Plain Talk: Wrigley is still fired up, and Boschee reflects on the legislative session


MINOT, N.D. — North Dakota Attorney General Drew Wrigley is still fired up about a bill to implement mandatory minimum sentences for certain crimes – that was later amended to “presumptive minimums” – which was defeated in the state House of Representatives.

There was controversy over how the bill was handled in committee and Wrigley’s involvement in advocating for it, but on this episode of Plain Talk, Wrigley made it clear he is not backing down.

“I’m going to talk about this stuff publicly,” he said, committing to a campaign during the interim before the next legislative session to promote this issue.

Wrigley said he wasn’t intending to take a “personal swipe” at Rep. Shannon Roers Jones when he said her experience as a lawyer was strictly on the civil side of the law, though he added that the comment “was factual.” He also took aim at some of his other legislative critics, including Rep. Landon Bahl, who he described as inexperienced – “it shows,” Wrigley quipped – and Rep. Bernie Satrom, who he said was “slanderous” in his characterization of discussions about the bill.

Former House Minority Leader Josh Boschee also joined the program, and answered questions about why he’s suddenly the former minority leader at the end of this legislative session when typically that sort of change in leadership happens at the beginning of the session.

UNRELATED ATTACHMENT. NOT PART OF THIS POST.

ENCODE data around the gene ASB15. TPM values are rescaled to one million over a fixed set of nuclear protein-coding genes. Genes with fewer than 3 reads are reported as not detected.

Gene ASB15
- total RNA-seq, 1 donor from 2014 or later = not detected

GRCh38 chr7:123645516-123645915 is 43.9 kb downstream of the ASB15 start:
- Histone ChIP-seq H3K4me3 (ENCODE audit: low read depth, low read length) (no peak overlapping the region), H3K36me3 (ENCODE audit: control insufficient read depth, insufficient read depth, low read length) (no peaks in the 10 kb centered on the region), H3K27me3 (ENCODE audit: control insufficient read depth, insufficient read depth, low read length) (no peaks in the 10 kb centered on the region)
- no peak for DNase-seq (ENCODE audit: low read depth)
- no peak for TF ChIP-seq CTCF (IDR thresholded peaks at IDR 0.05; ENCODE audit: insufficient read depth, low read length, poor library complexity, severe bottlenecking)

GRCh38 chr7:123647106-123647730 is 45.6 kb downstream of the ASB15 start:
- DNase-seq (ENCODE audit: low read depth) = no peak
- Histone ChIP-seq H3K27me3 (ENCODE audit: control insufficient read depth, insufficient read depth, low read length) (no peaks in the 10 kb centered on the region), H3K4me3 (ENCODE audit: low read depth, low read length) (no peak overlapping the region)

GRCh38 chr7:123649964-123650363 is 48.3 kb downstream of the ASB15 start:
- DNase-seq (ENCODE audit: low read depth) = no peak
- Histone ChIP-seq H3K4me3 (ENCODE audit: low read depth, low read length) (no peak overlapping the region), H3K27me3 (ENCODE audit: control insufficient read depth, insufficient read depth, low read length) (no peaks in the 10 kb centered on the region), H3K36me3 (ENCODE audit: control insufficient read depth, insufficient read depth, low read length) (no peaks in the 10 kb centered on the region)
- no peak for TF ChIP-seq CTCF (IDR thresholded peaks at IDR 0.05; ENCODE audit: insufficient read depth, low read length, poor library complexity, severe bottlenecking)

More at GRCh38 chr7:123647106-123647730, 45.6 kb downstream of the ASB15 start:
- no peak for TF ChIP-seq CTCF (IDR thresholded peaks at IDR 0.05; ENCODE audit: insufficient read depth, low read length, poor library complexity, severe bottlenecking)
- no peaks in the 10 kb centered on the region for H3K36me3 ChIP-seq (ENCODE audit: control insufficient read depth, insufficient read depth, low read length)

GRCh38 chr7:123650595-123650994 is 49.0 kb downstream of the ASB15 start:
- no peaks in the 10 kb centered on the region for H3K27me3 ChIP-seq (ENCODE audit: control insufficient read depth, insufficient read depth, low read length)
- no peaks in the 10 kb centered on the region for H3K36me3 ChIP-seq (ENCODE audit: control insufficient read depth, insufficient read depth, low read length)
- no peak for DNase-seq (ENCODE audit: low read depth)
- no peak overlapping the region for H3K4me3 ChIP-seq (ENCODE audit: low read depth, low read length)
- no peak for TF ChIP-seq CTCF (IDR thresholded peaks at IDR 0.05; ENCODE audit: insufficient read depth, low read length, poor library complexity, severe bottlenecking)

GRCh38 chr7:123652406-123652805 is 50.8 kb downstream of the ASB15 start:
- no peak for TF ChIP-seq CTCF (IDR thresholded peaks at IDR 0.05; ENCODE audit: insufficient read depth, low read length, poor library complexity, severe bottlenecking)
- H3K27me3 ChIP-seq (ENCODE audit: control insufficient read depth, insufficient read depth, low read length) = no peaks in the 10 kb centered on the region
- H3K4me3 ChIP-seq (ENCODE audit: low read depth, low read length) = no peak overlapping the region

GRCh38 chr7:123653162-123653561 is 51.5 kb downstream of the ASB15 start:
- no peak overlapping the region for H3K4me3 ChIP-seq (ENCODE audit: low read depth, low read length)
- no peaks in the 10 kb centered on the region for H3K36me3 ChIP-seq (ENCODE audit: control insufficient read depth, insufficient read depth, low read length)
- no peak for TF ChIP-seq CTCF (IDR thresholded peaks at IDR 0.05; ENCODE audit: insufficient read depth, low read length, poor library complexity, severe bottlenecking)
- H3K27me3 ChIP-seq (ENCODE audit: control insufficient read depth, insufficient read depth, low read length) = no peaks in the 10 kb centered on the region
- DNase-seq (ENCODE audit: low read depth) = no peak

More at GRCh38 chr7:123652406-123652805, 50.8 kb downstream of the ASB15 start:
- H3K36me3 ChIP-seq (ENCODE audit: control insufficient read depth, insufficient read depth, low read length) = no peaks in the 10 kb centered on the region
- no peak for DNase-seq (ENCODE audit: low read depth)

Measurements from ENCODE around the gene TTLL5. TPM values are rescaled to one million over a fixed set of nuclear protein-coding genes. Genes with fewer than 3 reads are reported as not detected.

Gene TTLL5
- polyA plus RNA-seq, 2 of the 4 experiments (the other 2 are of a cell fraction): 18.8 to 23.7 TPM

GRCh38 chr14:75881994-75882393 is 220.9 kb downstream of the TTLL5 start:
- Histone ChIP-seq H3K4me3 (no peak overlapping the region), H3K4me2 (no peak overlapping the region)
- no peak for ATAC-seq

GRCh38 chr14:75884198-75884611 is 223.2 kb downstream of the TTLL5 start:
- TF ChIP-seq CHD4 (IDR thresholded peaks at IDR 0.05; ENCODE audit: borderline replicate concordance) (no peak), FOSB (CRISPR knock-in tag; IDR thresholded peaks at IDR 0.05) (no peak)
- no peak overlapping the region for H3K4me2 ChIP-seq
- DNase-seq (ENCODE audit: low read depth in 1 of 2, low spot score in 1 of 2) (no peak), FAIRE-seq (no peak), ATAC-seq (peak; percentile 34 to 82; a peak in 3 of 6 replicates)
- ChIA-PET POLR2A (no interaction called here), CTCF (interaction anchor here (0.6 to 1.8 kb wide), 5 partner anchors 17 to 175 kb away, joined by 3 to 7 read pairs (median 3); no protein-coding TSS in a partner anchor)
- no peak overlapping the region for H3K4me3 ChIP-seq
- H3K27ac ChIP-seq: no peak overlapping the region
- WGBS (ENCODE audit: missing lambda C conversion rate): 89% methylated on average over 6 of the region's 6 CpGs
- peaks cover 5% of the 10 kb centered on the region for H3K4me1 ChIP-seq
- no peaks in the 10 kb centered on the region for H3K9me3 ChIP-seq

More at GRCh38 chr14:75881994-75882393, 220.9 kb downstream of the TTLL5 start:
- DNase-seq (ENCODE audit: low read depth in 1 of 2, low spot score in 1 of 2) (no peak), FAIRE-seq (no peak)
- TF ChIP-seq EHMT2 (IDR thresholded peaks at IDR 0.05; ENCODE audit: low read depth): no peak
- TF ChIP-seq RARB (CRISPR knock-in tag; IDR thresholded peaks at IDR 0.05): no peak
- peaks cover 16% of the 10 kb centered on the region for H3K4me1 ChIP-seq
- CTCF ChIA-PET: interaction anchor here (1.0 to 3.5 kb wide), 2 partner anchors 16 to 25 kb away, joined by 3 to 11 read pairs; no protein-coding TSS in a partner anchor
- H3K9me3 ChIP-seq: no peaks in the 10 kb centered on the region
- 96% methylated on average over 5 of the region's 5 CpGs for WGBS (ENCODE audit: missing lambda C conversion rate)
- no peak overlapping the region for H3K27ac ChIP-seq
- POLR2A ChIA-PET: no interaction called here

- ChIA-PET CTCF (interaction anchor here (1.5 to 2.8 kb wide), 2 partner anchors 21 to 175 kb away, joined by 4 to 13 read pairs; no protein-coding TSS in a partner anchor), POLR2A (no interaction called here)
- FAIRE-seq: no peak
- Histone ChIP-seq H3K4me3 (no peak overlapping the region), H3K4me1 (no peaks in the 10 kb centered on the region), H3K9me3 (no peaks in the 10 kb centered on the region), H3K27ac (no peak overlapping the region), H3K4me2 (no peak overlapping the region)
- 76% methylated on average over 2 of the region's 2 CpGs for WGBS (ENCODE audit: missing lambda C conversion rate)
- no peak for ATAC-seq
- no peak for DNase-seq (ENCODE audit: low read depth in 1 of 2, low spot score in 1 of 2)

Boschee said he felt it was time for his replacement, Rep. Zac Ista, to get experience in the role.

Boschee is up for re-election next year, and when asked if he’ll seek another term, gave an answer that leaves some wiggle room. “I have every intention of running, but we’ll see how things play out over the next year,” he said, though he also joked that it was a poor question to ask a lawmaker just after the end of a grueling session.

Speaking of which, Boschee also gave some reflections on the just-concluded session, arguing that the Republican majority in the House didn’t have good leadership. He said former Rep. Al Carlson, the majority leader when Boschee was first elected, would tell his caucus that they could only introduce so many controversial bills per session.

“He had control of his caucus,” Boschee said.

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